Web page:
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Habitat loss and honey theft

posted Nov 12, 2019, 1:34 PM by Helen Mooney   [ updated Nov 12, 2019, 1:40 PM ]
Beekeepers work hard, of that there is no doubt. By way of compensation, we feel entitled to take winter stores from our bees. The amount we take in an indication of our regard for those very bees that we labour alongside, all summer long. The amount we take is driven by completely individual needs: a sick child,  the need to make a hobby pay, greed and ignorance are but a few of the driving forces.

Through our training courses we aim to guide beginners on how much honey to take, if they so wish, and how to supply emergency feed if they think their colony is too light on stores, for whatever the reason. A new colony in the hands of a beginner is vulnerable and it is not easy, as a supplier of nucs, to place a nuc into the hands of a beginner, becuase only experience can provide the absolute skills needed to get a new colony through the winter.

There are no guarantees- predators, disease, a poorly mated queen, the ever decreasing lack of forage and other unforseen circumstances all stack the odds of survival against the new colony as well as the new beekeeper.  Training beyond a beginners class is absolutely essential and can be provided in your local association during winter meetings, study groups and in the summer, through workshops or routine apiary visits under mentorship.  Given time, you will gain the skills, grow in confidence and be able to thoroughly enjoy the bees, secure in your new found knowledge of the annual colony cycle and associated behaviours.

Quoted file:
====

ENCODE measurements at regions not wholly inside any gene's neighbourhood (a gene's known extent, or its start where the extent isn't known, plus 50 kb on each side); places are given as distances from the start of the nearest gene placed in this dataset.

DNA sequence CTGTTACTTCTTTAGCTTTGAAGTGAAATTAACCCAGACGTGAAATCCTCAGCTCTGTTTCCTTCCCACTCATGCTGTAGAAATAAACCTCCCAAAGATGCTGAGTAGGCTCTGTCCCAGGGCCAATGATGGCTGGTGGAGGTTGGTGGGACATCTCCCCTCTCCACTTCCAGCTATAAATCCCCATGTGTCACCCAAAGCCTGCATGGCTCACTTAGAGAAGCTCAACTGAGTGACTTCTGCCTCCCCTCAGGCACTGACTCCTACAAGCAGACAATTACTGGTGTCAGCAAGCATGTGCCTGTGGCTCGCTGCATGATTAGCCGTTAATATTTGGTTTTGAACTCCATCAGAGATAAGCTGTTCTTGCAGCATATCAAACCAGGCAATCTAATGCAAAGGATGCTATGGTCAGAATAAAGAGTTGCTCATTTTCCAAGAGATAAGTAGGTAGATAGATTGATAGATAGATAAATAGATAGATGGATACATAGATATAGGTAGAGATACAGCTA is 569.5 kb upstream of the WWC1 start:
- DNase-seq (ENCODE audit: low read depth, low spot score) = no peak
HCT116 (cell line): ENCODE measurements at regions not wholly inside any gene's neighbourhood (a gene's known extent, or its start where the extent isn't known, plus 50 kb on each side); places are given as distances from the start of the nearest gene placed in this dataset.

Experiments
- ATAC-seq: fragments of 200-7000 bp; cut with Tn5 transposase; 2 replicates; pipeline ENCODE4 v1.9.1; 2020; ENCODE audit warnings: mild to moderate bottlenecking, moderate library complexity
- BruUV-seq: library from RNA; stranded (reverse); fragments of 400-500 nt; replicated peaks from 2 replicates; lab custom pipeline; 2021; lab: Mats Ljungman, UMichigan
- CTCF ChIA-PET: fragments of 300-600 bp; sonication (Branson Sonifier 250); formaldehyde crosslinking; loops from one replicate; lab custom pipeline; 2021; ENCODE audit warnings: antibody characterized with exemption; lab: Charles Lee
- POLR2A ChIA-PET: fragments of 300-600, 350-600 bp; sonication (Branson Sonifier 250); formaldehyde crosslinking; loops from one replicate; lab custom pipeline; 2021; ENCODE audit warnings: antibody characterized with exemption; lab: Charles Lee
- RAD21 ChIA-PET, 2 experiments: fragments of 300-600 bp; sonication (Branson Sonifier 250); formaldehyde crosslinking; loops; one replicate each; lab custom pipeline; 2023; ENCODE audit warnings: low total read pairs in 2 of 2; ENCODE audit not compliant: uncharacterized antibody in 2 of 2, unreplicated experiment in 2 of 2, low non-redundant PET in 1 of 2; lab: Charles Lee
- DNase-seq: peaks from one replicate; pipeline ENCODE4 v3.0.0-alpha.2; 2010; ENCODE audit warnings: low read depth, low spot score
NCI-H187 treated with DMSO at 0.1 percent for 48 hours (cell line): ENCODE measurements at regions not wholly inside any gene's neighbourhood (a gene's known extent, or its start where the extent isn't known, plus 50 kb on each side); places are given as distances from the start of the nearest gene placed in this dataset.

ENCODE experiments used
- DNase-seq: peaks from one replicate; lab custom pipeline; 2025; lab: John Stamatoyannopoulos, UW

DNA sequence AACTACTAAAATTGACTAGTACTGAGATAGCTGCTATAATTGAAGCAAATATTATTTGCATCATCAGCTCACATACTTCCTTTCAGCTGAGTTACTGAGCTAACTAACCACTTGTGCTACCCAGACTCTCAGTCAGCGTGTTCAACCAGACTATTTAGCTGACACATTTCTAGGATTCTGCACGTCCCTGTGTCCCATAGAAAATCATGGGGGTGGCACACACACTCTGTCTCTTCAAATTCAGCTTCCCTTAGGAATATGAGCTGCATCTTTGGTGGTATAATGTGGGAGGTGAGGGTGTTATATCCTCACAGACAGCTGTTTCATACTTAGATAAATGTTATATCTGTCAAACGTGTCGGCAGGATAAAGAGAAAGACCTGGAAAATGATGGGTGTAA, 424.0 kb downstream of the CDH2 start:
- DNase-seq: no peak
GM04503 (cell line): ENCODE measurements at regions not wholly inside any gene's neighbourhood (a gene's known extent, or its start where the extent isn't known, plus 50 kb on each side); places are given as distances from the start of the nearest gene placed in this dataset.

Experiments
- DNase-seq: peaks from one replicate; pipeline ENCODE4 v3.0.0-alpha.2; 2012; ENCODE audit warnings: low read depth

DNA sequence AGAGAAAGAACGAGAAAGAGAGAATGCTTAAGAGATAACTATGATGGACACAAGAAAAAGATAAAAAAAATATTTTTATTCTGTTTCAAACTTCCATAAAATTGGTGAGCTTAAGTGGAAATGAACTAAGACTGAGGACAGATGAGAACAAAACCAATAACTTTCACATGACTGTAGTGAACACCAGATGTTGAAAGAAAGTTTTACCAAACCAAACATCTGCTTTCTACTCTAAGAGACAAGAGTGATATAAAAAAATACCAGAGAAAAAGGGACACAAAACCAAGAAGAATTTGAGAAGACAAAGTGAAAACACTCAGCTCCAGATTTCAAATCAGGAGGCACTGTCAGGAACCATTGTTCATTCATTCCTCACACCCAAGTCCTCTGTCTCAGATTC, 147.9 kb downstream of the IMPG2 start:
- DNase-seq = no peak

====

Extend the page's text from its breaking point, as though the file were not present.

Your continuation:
Nutrition is key, and personally, we prefer to feed bees their own honey, in times of dearth.   We may find that ivy has gone solid on frames in a super that did not get removed but is only partially full.  We then cut out that honey and feed it back to colonies that appear light in the autumn or if it is capped, we store it until mid winter or Spring.  We leave ekes on all winter in case we have to feed fondant or preferably, ivy honey cut out of super frames. If bees are not being fed, the ekes can be stuffed with a natural insulating material like old woolen jumpers, hessian sacking, wood chippings enclosed in a pillow case or such like. The material can act as a wick and deliver moisture away from the cluster out through a vent in the roof.

As for the reference to "honey theft", well, I am sure there is no need to call in the forensics scientists. Hard work is always rewarded, and so we respect and enjoy our honey, secure in the knowledge that we have left plenty for our bees and done everything else we possibly could for the wellbeing of those bees.